The first-quarter results posted this week from the oil sector are showing some signs of improvement and will come as a long overdue boost for weary long-term shareholders.
Earnings reports from BP, Statoil and Total all beat analysts’ expectations – however, it should be noted that these forecasts were at depressed levels following the 75% collapse in oil prices over the past eighteen months.
Furthermore, when compared to the same period last year drops in profit of 80%, 70% and 40% for BP, Statoil and Total respectively highlight the ongoing problems faced by these firms whilst the slump in persists.
Further evidence of the challenging trading environment of late comes from Petrochina posting a first-ever quarterly loss and ConocoPhillips reporting a net loss of $1.5 billion, compared to a profit of $272 million in the first quarter last year.
Petrochina, the biggest oil and gas producer in China, is expected to see a fall in output for the first time in 17 years in 2016 and whilst this is obviously a blow to the business, it reveals a economic truth that should sow the seeds for a sustained recovery in price.
Simply put whilst crude remains at these levels, it becomes less profitable – or in many cases unprofitable – to continue pumping and as firms adapt to the new landscape by reigning in production, this drop in supply should be supportive of price over time as the demand/supply equilibrium rebalances.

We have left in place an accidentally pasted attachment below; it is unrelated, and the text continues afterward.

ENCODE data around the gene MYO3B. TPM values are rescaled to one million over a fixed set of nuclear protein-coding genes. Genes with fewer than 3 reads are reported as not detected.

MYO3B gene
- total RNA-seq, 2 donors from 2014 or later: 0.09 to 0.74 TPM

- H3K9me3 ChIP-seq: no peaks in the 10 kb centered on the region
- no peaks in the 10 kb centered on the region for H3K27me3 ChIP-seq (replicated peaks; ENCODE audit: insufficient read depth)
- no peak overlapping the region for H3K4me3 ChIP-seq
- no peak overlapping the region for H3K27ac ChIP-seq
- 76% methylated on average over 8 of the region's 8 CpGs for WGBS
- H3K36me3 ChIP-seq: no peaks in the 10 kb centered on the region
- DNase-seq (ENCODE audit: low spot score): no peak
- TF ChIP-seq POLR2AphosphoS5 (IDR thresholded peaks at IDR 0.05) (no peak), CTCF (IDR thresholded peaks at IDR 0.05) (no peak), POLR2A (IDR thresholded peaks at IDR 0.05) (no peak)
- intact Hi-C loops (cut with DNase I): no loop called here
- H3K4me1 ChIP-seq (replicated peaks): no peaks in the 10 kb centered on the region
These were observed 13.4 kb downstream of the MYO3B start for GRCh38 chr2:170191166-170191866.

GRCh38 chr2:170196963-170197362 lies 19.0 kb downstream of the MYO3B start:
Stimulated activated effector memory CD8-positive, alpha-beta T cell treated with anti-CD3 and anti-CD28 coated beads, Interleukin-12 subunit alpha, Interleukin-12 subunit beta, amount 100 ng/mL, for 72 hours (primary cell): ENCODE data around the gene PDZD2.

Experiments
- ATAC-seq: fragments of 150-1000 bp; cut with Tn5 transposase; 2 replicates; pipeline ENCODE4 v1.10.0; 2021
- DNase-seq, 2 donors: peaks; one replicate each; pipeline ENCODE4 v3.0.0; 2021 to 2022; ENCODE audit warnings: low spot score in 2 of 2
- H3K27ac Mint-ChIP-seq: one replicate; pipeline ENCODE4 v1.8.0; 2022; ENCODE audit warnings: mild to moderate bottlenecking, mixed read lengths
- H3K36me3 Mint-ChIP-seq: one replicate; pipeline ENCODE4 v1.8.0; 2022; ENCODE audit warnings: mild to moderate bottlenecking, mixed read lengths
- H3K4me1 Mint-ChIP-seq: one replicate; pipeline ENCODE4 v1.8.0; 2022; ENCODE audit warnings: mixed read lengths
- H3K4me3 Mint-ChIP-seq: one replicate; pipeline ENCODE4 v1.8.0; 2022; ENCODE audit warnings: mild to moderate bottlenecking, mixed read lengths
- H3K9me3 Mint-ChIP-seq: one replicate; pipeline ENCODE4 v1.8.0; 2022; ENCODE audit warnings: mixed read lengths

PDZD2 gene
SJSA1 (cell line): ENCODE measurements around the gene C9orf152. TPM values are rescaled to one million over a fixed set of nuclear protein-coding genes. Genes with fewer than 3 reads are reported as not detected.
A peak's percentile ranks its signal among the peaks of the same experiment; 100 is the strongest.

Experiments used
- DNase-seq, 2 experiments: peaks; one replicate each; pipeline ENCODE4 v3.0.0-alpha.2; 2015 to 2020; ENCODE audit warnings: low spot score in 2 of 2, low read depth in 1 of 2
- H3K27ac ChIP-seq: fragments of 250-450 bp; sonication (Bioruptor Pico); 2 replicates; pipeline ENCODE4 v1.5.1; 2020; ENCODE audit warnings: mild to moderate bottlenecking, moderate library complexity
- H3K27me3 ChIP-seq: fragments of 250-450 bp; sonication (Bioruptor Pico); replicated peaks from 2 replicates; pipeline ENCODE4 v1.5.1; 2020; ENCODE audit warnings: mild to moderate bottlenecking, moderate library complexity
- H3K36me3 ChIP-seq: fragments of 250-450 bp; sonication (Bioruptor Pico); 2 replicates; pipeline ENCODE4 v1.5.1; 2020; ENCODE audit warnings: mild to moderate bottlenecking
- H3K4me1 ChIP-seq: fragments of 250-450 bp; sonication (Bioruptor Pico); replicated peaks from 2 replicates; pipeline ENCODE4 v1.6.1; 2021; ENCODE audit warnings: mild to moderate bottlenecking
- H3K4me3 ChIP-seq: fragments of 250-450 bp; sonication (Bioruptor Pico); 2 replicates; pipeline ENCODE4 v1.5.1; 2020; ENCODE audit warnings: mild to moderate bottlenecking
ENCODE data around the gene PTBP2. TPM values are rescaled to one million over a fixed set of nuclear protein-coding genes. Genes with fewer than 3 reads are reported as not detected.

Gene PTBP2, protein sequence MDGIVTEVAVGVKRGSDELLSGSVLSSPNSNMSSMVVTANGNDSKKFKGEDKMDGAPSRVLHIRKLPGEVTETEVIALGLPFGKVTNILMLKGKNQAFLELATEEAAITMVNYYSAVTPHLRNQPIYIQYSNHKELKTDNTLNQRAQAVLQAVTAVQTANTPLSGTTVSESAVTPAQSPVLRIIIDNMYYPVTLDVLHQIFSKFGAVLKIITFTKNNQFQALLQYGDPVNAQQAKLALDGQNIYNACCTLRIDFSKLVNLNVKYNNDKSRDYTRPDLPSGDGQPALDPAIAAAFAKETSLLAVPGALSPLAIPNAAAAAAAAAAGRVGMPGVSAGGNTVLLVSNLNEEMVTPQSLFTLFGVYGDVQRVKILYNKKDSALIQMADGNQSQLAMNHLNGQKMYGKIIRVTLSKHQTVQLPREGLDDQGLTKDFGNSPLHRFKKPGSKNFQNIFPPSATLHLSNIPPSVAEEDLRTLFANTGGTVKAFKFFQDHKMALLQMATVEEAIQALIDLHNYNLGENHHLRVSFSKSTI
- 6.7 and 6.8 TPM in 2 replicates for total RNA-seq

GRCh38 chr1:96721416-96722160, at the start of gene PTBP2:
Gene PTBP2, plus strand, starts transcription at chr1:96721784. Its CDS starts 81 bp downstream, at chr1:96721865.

This phenomenon may already be occurring if we look at the substantial decline in the US Baker Hughes rig count over the past year, which could show the first signs of a drop in supply in the not too distant future.
It almost goes without saying that the fate of these companies is inextricably linked to the price of oil and whilst some hedging activity has softened the blow of the recent decline, the fact that European benchmark Brent averaged $34 a barrel in the quarter versus $54 in Q1 2015 illustrates the challenges faced by these firms so far this year.
As we move into the second quarter with Brent trading above $47 a barrel for the first time since early November 2015, the chances that we’ll see prices below $30 a barrel seem to be receding, despite several persistent fundamental factors.
The failure to agree on a production freeze during a recent meeting in Doha between OPEC and non-OPEC members saw a sharp move lower in the immediate aftermath, but the impressive reaction which saw the market move higher in the following days possibly reveals an underlying strength to the market at present that has been absent for some time.
Looking ahead, the bi-annual OPEC meeting scheduled for the 2nd June will occur before the end of the quarter, and hopes are building once more that an agreement in Austria can be reached after the failure to strike a deal in Doha.
David Cheetham, is a market analyst at XTB.com